Is this Dance Dance Revolution, or Boot Camp?
posted by: Mile High Mamas
Melissa Howell blogs about her life with her three princesses and her one Superman-look-alike husband at The Howell Herald. She is also an administrator at Bloggers Annex and is a professional photographer specializing in babies and children. You can see her work at her website, Blue Prints Photography.
For Christmas, my husband got me Dance Dance Revolution. I had been wanting a dance program for the Wii since the aerobics that are part of Wii Fit are lame and not challenging to me at all. I thought that if I had some fun dancing, I might actually do it and call it exercise. Since getting Dance Dance Revolution, I have been using it almost every day, and I even work up a slight sweat, which as faithful followers of my blog will know, is a big deal.
For the uninitiated, let me explain how Dance Dance Revolution works. You have a mat that you put on the floor that looks like a tic-tac-toe board. It has up and down arrows, and two arrows on the side. The other squares are basically useless and you can ignore them. Now, on your t.v. screen, music will play and arrows will move up the screen. When they get to the top, you are to step on the corresponding arrow on your mat. This is called “dancing.” As you might imagine, Dance Dance Revolution has several levels of difficulty. The first one is, “White Boy Got No Rhythm,” followed by, “Hoe Down Hilarity.” Next is, “So You Think You Can Dance Finalist,” and finally, “Super Star Dance Champion of the Universe.” As you can imagine, I usually choose “White Boy Got No Rhythm” or “Hoe Down Hilarity.” This means that the arrows move up the screen quite slowly, and usually only one at a time.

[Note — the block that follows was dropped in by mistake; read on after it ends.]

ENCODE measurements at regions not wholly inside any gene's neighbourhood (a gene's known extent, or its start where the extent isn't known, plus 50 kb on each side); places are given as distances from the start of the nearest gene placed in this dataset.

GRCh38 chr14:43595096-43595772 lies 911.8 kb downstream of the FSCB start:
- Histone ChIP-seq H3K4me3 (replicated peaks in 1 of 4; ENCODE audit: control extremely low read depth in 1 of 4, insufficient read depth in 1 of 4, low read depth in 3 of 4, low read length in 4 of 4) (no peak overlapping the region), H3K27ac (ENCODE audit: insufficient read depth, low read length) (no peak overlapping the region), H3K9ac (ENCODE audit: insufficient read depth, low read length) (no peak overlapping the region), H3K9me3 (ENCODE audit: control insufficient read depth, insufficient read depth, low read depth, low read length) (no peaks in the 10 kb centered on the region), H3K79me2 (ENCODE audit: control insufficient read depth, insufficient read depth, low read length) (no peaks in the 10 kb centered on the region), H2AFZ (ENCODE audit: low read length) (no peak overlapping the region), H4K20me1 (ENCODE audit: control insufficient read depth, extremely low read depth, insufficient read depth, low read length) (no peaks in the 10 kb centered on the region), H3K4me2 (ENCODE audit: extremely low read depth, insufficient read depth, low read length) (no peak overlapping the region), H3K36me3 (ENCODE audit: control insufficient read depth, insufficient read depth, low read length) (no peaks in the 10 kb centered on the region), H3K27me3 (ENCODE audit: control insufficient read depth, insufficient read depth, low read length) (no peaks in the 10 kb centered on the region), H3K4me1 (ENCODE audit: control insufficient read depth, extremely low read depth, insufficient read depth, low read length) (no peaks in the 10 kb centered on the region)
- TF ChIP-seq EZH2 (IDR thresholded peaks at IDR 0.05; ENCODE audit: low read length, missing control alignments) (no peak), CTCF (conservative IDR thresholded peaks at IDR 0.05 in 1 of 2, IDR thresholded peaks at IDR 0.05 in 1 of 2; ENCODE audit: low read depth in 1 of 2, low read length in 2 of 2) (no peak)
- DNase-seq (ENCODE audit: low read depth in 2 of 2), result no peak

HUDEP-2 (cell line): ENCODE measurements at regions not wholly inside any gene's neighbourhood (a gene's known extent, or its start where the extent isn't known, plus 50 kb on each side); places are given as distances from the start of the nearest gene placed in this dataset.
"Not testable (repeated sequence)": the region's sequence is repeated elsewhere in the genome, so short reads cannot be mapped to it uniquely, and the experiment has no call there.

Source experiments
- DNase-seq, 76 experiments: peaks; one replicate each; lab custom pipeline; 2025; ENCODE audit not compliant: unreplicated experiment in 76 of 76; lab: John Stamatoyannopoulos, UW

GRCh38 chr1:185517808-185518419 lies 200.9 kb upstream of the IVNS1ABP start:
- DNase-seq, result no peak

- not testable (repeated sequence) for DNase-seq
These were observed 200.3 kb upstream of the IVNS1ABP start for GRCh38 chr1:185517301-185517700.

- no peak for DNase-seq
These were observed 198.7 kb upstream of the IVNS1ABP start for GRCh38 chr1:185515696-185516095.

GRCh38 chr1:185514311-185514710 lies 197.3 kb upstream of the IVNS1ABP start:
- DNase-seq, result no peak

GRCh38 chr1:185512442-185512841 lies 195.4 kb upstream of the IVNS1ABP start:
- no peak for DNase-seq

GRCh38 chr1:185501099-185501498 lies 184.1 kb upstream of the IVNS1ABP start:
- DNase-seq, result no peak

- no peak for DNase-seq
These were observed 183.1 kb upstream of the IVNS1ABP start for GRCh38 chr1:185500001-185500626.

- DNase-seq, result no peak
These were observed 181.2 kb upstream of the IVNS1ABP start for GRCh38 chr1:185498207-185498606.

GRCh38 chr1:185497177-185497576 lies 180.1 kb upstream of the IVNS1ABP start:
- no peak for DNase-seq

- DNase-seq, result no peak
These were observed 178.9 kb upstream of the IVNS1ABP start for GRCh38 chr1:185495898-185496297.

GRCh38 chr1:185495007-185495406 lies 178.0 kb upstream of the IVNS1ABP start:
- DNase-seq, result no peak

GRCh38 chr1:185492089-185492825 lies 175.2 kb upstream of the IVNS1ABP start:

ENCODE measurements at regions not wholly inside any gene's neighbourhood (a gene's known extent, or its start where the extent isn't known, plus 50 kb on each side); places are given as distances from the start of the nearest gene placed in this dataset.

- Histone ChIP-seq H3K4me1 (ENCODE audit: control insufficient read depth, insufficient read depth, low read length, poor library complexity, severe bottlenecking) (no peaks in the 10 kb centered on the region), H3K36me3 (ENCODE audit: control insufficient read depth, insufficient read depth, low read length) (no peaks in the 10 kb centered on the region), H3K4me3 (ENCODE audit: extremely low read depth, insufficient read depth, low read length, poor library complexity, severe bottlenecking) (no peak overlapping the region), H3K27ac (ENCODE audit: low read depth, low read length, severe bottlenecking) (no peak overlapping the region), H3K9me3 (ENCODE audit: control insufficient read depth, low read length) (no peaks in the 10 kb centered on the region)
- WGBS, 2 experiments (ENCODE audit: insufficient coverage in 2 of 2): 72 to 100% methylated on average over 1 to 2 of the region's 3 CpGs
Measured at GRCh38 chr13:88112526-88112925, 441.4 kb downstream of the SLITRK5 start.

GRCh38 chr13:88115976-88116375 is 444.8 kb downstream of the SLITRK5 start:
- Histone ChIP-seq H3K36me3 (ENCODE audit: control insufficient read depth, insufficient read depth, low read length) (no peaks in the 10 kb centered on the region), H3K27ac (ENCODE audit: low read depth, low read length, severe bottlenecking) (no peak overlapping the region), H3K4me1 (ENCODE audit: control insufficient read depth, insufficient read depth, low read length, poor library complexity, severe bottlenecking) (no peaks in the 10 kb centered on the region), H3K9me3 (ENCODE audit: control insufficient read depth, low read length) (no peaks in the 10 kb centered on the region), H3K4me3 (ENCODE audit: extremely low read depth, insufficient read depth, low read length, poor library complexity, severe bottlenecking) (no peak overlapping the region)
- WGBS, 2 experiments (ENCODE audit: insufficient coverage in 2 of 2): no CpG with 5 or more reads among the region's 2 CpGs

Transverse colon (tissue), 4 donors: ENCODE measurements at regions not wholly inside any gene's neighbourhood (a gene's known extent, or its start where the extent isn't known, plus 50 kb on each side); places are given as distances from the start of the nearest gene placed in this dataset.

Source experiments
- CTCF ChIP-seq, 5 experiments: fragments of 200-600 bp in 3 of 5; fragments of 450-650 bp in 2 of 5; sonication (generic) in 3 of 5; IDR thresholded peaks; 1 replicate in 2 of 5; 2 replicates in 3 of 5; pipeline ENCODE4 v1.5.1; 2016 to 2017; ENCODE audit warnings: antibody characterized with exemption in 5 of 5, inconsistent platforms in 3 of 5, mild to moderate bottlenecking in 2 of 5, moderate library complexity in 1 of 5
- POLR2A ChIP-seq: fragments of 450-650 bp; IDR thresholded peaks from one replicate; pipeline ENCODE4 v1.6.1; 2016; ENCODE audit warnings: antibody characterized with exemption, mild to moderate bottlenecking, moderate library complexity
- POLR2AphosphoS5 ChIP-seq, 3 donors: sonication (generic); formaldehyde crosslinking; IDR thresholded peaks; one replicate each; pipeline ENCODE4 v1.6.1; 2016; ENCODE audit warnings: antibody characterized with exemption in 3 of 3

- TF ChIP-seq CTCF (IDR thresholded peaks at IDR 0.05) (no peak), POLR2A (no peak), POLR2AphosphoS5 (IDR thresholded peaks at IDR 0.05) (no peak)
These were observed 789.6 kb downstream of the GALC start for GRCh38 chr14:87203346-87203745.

While I’m “dancing,” Mr. Wii often gives me encouragement by saying such things as, “This is 100% AWESOME!”, “You’re tearing it up!”, and “Nobody moves like you.” (Actually, I’m not sure that’s a compliment). However, if you start to mess up, Mr. Wii will sometimes say, “Relax and feel the BEAT!” in a tone of voice that indicates that he is trying very hard to keep his frustration in check. At first, you are a little affronted by his delivery, but you can understand that he is really just trying to help you be your best. And besides, he’s given you so many compliments in the past that you feel you can forgive him. Little do you know that Mr. Wii’s true colors are starting to show.
This morning, I let my five-year-old choose the first song for my workout. When the song started, arrows were flying all over the screen at supersonic speed. It was like watching an air raid on Baghdad. There was no way my brain could communicate to my legs that fast. It became apparent that my daughter had changed the difficulty level to “Super Star Dance Champion of the Universe” and I was floundering horribly. And Mr. Wii let me know about it.
“What are you DOING?” he said in the same tone of voice reserved for a complete idiot who was about to blow his own head off with an ill-advised science project.
“You’re going DOWN! YOU’RE GOING DOWN!” he yelled in alarm.
At this point, I am jumping up and down randomly all over the mat, hoping that by chance I might step on some of the right arrows at the right time. This approach failed. I started to feel like I was in boot camp.
“YOU BETTER STEP IT UP!” Mr. Wii yelled at me.
“Feel the groove. CONCENTRATE!” he said in a last-ditch effort to save me.
“Oh no. DISASTER ALERT!” he said, trying to be clever while resigning himself to my imminent demise.
What happened to Mr. Nice Wii? The one who told me I was 100% awesome and encouraged me by saying, “You can do it!” I guess if you’re Super Dance Champion of the Universe, you are held to a higher standard. But really, are all the insults necessary? Does Mr. Wii hope to motivate me by degrading and belittling me? I do not like this side of Mr. Wii.
I guess it’s back to “White Boy Got No Rhythm” for me.